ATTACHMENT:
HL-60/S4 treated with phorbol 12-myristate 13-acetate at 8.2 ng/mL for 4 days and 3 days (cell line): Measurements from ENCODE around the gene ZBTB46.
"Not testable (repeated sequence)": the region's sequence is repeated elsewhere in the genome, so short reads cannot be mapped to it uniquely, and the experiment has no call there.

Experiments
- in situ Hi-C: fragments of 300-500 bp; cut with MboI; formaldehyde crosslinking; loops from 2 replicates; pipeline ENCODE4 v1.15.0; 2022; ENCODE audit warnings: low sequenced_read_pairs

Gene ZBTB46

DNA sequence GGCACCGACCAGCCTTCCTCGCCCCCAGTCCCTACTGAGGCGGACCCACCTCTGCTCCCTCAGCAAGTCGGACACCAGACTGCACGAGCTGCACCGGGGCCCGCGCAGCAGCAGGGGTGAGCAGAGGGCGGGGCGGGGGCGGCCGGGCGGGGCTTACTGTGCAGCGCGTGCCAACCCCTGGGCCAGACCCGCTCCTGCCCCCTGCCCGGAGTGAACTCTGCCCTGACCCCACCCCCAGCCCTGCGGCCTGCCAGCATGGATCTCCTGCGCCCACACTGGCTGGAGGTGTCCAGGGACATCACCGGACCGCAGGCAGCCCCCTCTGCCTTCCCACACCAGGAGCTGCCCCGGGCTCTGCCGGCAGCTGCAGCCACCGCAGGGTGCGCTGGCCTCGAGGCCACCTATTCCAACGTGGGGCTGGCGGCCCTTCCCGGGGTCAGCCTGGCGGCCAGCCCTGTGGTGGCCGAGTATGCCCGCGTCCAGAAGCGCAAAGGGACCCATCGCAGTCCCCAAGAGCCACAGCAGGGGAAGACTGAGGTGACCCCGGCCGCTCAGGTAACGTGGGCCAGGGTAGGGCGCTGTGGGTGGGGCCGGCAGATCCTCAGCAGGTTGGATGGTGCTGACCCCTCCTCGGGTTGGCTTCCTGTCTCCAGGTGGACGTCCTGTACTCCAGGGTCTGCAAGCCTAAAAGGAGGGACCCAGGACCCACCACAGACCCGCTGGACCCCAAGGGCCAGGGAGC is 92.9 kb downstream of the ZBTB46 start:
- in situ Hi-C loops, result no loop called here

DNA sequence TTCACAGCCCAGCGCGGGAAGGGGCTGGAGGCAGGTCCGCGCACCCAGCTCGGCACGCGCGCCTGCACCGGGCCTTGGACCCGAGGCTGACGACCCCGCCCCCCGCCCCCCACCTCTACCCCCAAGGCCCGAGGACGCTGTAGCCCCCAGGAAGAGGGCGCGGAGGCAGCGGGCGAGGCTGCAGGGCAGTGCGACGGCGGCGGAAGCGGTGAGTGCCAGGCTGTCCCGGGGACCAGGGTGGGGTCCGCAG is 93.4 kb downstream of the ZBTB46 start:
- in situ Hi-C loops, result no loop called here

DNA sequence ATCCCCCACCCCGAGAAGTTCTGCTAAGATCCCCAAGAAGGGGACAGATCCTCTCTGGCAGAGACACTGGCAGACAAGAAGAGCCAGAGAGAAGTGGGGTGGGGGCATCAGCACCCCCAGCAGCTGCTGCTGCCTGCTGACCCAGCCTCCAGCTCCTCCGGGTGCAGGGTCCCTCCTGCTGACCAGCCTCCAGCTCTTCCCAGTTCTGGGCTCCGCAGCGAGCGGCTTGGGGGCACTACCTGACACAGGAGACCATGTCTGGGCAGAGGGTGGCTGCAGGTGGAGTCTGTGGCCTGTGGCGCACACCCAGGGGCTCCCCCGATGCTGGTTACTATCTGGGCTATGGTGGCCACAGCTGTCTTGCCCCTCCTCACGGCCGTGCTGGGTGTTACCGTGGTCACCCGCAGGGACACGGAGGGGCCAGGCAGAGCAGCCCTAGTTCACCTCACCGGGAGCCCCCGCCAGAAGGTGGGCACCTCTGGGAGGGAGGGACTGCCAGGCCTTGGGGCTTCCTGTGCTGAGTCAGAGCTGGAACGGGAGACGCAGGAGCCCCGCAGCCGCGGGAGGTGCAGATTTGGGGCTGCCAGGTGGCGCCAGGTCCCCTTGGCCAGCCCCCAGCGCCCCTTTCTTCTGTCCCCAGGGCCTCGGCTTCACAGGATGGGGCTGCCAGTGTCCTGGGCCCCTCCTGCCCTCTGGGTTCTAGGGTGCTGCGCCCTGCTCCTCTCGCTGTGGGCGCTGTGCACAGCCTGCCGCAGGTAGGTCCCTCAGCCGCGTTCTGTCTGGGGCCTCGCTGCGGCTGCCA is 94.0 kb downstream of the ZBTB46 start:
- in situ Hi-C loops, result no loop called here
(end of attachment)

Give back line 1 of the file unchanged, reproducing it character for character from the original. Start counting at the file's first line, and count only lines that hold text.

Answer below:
HL-60/S4 treated with phorbol 12-myristate 13-acetate at 8.2 ng/mL for 4 days and 3 days (cell line): Measurements from ENCODE around the gene ZBTB46.